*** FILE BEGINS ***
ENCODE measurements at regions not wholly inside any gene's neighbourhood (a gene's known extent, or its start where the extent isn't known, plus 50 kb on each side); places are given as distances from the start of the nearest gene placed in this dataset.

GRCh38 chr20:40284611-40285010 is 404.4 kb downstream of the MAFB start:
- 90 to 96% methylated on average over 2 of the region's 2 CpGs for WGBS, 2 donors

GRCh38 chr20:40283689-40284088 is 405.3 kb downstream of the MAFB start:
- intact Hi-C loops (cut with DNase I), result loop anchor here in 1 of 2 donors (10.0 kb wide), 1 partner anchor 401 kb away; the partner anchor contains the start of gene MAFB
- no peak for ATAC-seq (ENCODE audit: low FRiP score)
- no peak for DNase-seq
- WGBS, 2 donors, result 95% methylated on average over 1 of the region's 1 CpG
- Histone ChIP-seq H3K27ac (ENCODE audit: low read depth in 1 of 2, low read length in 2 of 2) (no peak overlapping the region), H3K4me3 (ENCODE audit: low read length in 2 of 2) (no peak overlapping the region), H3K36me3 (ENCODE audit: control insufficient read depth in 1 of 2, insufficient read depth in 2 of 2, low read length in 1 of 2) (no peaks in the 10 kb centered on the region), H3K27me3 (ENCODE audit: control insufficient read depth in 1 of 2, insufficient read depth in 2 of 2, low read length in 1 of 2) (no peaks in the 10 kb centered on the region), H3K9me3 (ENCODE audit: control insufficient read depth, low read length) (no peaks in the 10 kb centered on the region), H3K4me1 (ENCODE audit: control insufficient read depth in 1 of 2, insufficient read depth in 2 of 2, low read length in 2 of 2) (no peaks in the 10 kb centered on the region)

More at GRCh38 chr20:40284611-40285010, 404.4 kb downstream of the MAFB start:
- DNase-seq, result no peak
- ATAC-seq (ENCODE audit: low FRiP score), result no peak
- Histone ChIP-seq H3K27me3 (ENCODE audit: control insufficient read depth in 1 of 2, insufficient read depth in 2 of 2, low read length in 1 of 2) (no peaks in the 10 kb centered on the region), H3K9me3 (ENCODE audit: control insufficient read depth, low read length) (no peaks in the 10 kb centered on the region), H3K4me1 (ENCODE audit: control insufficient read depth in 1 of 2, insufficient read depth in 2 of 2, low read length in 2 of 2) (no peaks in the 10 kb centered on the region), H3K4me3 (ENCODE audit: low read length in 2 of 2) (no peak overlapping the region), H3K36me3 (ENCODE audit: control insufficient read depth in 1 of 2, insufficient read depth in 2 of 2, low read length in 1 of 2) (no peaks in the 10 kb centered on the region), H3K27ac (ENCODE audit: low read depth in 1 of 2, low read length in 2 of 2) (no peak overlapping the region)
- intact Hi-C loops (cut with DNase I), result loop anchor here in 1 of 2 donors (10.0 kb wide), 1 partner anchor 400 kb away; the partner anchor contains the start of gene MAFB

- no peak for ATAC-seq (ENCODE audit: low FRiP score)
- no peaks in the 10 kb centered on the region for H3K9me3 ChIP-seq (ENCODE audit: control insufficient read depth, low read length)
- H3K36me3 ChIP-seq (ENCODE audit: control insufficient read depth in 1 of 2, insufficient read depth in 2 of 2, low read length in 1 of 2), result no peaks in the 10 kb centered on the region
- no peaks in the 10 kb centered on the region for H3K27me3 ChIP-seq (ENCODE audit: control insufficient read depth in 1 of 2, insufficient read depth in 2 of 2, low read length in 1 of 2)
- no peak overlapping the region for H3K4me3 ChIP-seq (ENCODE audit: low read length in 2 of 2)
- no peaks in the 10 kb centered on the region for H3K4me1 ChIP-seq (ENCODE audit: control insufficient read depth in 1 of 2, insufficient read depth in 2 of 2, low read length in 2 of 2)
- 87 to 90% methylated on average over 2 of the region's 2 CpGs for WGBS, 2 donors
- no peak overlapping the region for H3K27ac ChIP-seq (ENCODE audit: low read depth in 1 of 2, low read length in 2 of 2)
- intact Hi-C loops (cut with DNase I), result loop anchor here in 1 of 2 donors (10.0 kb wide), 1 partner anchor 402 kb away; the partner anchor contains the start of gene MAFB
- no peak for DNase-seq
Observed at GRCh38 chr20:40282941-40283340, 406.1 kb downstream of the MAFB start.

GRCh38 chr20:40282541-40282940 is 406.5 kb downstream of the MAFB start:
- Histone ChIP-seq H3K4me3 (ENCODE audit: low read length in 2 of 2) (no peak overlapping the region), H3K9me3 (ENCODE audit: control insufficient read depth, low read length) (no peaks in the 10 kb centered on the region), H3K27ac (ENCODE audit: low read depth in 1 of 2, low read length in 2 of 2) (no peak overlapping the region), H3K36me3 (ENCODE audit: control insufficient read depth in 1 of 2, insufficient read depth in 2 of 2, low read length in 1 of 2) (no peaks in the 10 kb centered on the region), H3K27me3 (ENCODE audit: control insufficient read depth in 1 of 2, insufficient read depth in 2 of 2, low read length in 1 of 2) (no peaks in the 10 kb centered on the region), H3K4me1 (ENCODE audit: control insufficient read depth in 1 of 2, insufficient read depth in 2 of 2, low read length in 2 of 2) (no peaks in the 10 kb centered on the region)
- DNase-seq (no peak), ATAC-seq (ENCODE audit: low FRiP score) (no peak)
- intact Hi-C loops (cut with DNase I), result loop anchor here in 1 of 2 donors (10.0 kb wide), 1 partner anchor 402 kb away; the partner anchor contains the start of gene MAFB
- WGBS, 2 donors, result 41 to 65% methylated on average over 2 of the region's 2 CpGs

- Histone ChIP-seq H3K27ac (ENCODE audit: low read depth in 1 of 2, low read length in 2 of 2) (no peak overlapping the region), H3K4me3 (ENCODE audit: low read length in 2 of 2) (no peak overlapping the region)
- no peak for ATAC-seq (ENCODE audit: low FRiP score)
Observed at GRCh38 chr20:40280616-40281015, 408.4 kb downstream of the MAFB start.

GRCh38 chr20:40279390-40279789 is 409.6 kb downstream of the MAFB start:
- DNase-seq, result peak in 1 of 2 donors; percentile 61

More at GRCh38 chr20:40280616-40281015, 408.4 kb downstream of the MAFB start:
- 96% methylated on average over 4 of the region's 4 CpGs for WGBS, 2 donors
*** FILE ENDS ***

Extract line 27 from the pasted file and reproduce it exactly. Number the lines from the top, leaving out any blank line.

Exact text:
- Histone ChIP-seq H3K4me3 (ENCODE audit: low read length in 2 of 2) (no peak overlapping the region), H3K9me3 (ENCODE audit: control insufficient read depth, low read length) (no peaks in the 10 kb centered on the region), H3K27ac (ENCODE audit: low read depth in 1 of 2, low read length in 2 of 2) (no peak overlapping the region), H3K36me3 (ENCODE audit: control insufficient read depth in 1 of 2, insufficient read depth in 2 of 2, low read length in 1 of 2) (no peaks in the 10 kb centered on the region), H3K27me3 (ENCODE audit: control insufficient read depth in 1 of 2, insufficient read depth in 2 of 2, low read length in 1 of 2) (no peaks in the 10 kb centered on the region), H3K4me1 (ENCODE audit: control insufficient read depth in 1 of 2, insufficient read depth in 2 of 2, low read length in 2 of 2) (no peaks in the 10 kb centered on the region)